Getting the little things right – via feedback

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Are you leaving money on the table because the little things are wrong?

We have all seen one vacation rental property thriving while a similar property is struggling.

The coffee capsule story

This was highlighted to me this week when a cleaner told me that a property she cleaned never needed more coffee capsules for the coffee machine.   On checking closer, she found the owner had provided a reserve of capsules which were a different size than the machine itself.  For the last year, guests had been trying to make coffee and were unable to.  The owner had unknowingly been frustrating his guests.

What else had been going wrong at the property? Chances are, all sorts of little things.  Chances are there are lots of little niggles and the guests leave frustrated.  Chances are they won’t come back and they won’t recommend the house to their friends.

I asked if it was frequently booked and of course the answer was no.

I asked if the owner had a guest questionnaire and of course the answer was no.

This is a repeating pattern right across our industry.  The problems could have been solved with some simple feedback.  But it’s complicated.

The psychology of feedback

Most of us shy away from conflict.  When something goes wrong, it takes a certain amount of diplomacy to say there has been a problem in a way that is constructive.  If you are a guest on holiday in relax mode, the last thing you want is an argument.  You also don’t want to tread on eggshells in raising a problem in a way that might be misinterpreted, particularly a small problem.  It is far easier to say nothing, just make a mental note to avoid this place in future and move on.

It is a different thing when you are INVITED to give feedback, such as in a simple feedback questionnaire.  The owner is inviting comments, there is no chance of being misinterpreted.  The owner says they will be  be grateful to hear of any problems.

It sends a signal that the owner cares about their guests and wants to give them a good experience.  So, if the owner clearly says they care, there is a sense of obligation on the part of the guest to return the favour with feedback.

Although I’m compulsive giver of feedback, thinking back to my own experiences, I behave according to the principles above.  On a trip to the beautiful seaside town of Robe four years ago, we stayed in a nice house with a lovely garden, but there were niggly problems: smelly scent bottles all over the house; incomprehensible TV instructions; and bedside lights that didn’t work properly.  There was no way to give feedback and I didn’t want to spoil the holiday trying to find a way to give feedback to an owner who wasn’t interested.  We didn’t recommend to friends and we won’t be back!

Ways to get feedback

Fortunately there are simple ways to get feedback:

  • If you are a host on site, you can strike up a friendly conversation at the start and invite your guests to give you feedback. It works well if you are a chatty kind of person.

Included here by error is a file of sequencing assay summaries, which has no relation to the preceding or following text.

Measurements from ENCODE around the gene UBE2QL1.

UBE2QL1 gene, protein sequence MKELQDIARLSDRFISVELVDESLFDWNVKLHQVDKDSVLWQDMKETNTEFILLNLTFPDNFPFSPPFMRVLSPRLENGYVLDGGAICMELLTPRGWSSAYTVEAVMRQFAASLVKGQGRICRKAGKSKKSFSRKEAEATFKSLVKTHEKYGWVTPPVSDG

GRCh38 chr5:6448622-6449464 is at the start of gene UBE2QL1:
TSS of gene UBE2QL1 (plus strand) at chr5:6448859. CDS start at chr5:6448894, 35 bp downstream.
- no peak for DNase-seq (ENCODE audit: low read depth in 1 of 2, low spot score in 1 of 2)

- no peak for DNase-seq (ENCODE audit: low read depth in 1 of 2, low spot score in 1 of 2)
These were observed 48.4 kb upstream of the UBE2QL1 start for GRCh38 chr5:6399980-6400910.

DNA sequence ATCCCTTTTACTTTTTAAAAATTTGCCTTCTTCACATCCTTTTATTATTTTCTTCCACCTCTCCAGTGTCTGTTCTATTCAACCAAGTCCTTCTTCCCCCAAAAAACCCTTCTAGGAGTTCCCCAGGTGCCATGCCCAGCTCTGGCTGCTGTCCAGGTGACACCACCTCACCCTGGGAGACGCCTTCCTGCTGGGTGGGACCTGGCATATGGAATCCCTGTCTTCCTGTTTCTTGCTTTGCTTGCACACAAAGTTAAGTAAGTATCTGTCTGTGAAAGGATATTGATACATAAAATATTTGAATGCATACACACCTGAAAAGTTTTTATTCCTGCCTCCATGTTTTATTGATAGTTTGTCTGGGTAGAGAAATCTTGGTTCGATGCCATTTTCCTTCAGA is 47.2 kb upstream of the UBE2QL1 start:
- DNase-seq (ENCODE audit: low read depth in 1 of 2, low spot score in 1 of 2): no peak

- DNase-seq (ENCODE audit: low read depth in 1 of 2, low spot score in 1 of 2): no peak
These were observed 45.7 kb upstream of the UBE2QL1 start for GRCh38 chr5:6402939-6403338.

• The simpler way is to just have a questionnaire inside the property inviting feedback.


The questionnaire as a driver of satisfaction

I have always had a simple questionnaire in my properties.   Guests have been very kind in using the questionnaire to alert me to all sorts of little things that have gone wrong over the years, and some not so small. The little things include: globes blown, ants, run out of tea, water leak, flat torch batteries and many many more.  All fixed quickly, no inconvenience for the next guests, all part of a seamless experience.  If the coffee pods were the wrong size I’m 100% confident I would have known within a week of them being supplied, not a year.

The questionnaire as a tool for the cleaner

My cleaner pounces on the questionnaire the moment she arrives – how did they rate the cleaning?  What were their problems? Of course she wants to do a great job and she gets instant feedback.

The questionnaire as a driver of improvement

It gets better. The simple questionnaire also invites comments about improvement.   As a result I have been able to install lots of little improvements that later guests enjoy. This includes: fluffy robes; a bigger pantry; a hook for robes; a shelf for cosmetics; a telescope – and lots, lots more.

A frequent comment from guests is – “thank you for all the small touches, you have thought of everything.”   Well, we didn’t, our guests did!  I now have a list of 25 free extras that our competitors don’t have, a bonus for my marketing.

Doubling the response rate

The guest response rate is around an amazing 65%.  The secret to the high response rate is personalisation.  My cleaner hand-writes the name of the guest at the top, which more than doubles the response rate compared to a blank form.

See the questionnaire

If you are interested in my questionnaire used in my Sea Zen rental, you can download a copy here.  You’ll be amazed at its simplicity.


How feedback can drive success

There is a lot more to be said about getting feedback and how it can actually drive the success of your rental business, everything from improving your listing to the stay. It is all in chapter 19 of my book ‘Vacation Rental Mastery’.  You can purchase it here before the price rises at the end of the month (end Jan 2019).



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My name is Rex Brown. I live in Australia, on the Great Ocean Road in Victoria. I run two of my holiday rentals here on the coast, and another in inner Melbourne . They are all quite different, but they all run at high occupancy. They are the sandpit that I play in, running constant experiments about what works and what doesn’t.

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